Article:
On the basis of the responses received (from the respondents), the problems faced by the female workers during the cause of their work, are grouped under three major heads viz., (i) problems specific to wage employment, (ii) problems relating to women employed in non-wage sector, (iii) general problems common to both the wage and non-wage sector.
Problems Specific to Wage Employment: Out of a total of 61,039 responses recorded as many as 50.7 per cent to low wages (below subsistence level). This is followed by irregular employment/uncertainty/seasonal or discretionary employment (41.2 per cent), and malpractices in payment (9.1 per cent). The various forms in which malpractices have been reported include non-payment of wages on time, signatures on false amount, commission charged while making payment and even while providing employment and payment in kind (only subsistence and inferior goods are made available).
The relative incidence of irregular employment was found highest in agriculture (49.5 per cent), followed by construction work (46.1 per cent), and collection of goods (42.7 per cent).
Table 19 Percentage Distribution of Problems Faced by Female Workers (Respondents) by Nature of Activity 1987
|Agriculture||Horticulture||Rearing live stock||Crafts processing and manufacturing||Collection of goods||Services||Vendors Hawker||Construction workers||Total|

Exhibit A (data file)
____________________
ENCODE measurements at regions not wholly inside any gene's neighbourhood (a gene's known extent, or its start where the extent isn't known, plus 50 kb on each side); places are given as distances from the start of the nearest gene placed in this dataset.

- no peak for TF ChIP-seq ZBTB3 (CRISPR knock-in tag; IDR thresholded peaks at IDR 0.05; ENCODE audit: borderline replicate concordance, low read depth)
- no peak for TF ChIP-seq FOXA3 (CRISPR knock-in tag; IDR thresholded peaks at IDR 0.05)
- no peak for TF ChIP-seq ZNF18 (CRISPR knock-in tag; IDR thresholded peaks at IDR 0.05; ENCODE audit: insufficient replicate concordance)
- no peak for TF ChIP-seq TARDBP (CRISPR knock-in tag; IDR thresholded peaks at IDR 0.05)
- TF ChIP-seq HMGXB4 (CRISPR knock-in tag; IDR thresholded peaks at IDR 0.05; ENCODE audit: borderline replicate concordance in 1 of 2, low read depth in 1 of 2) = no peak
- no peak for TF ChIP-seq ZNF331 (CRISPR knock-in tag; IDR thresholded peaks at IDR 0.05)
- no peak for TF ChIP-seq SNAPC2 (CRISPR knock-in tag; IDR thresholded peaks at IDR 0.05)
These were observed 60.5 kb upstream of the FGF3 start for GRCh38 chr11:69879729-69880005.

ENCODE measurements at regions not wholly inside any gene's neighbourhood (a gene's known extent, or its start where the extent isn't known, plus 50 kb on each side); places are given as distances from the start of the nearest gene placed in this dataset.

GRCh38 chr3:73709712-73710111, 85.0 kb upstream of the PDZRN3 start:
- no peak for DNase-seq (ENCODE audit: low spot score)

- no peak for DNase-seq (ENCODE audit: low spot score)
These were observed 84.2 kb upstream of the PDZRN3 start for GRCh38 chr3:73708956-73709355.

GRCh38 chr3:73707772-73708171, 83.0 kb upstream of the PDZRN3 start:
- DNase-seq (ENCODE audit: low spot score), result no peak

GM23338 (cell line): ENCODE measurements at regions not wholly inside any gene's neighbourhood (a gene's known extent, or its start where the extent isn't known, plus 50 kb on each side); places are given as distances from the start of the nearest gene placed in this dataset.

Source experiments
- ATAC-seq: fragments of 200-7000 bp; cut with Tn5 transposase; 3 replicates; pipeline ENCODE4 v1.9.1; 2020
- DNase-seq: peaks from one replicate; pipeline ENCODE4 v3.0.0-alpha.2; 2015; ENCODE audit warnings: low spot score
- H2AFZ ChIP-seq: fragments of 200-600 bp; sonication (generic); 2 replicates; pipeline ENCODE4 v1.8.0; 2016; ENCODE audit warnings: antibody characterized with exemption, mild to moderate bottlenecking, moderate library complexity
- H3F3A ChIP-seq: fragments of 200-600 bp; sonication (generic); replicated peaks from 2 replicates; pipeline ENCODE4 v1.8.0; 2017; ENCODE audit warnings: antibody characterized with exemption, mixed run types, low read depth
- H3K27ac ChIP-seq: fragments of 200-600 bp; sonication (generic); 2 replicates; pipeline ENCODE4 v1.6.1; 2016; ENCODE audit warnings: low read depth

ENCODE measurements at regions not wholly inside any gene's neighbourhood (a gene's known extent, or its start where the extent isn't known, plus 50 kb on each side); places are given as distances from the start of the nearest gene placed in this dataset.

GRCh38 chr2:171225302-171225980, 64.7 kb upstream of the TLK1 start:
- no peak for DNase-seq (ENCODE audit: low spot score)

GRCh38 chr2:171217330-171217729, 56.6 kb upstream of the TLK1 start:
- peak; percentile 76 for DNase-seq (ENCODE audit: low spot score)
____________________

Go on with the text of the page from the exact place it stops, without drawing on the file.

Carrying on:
|Lack of access to raw material & capital goods||63.6||57.5||568||48.5||58.9||51.6||25.4||41.7||52.3|
|Credit from official sources|
|Credit from non-official sources||0.7||0.4||0.5||0.6||60.6||0.8||1.7||1.7||0.7|
|Personal & health||39.5||36.2||36.3||37.9||43.4||44.4||38.5||45.0||38.7|
|Exploitation & harassment by family/husband/- employer||16.2||9.5||8.0||16.5||13.9||19.0||15.0||21.0||16.1|
|Lack of educational guidance and training facilities||11.3||13.5||14.0||13.0||8.4||7.4||4.2||3.5||10.9|
|Alcoholism tack of access on earnings||3.1||2.4||2.9||2.3||4.0||3.9||4.6||3.3||4.2|
|Lack of social security||2.7||5.9||3.2||2.3||2.5||4.0||2.7||2.9||2.8|
Problems Specific to Non-Wage Employment: Out of a total number of 41.305 responses recorded, as many as 52.3 per cent pertain to lack of access to raw material and capital goods including poor quality/insufficient/non-availability/irregular supply of raw materials, exorbitant prices and lack of storage facilities. This is followed by the problems relating to marketing (26.8 per cent) and problems relating to credit (18 per cent). Problems relating to marketing include lack of proper storage facilities, problems relating to transportation and distance, harassment; non-availability of markets or saturated markets, low and uneconomic selling price, cheating by middlemen/contractors, in weighing, measurement and counting, irregular/seasonal market, lack of facilities for product design, difficulties in obtaining license and space for vending at market centres, high rent for hiring space or shops for vending/selling etc.
Problems relating to credit from official sources include highly time consuming/ procedural formalities, difficulties in arranging, surety and security, malpractices and corruption in granting credit, insufficient and non-availability of credit and even lack of information about the availability of credit from various sources. Problems relating to credit from non-official sources are mainly exorbitant rates of interest charged and malpractices while providing credit and realising the payments.
In agriculture, lack of access to raw materials, tools and implements accounts for a high percentage, i.e. 63.6 per cent of the total problems recorded in the case of activities under collection of goods, this percentage is as high as 58.9, and in horticulture it is 57.5 per cent.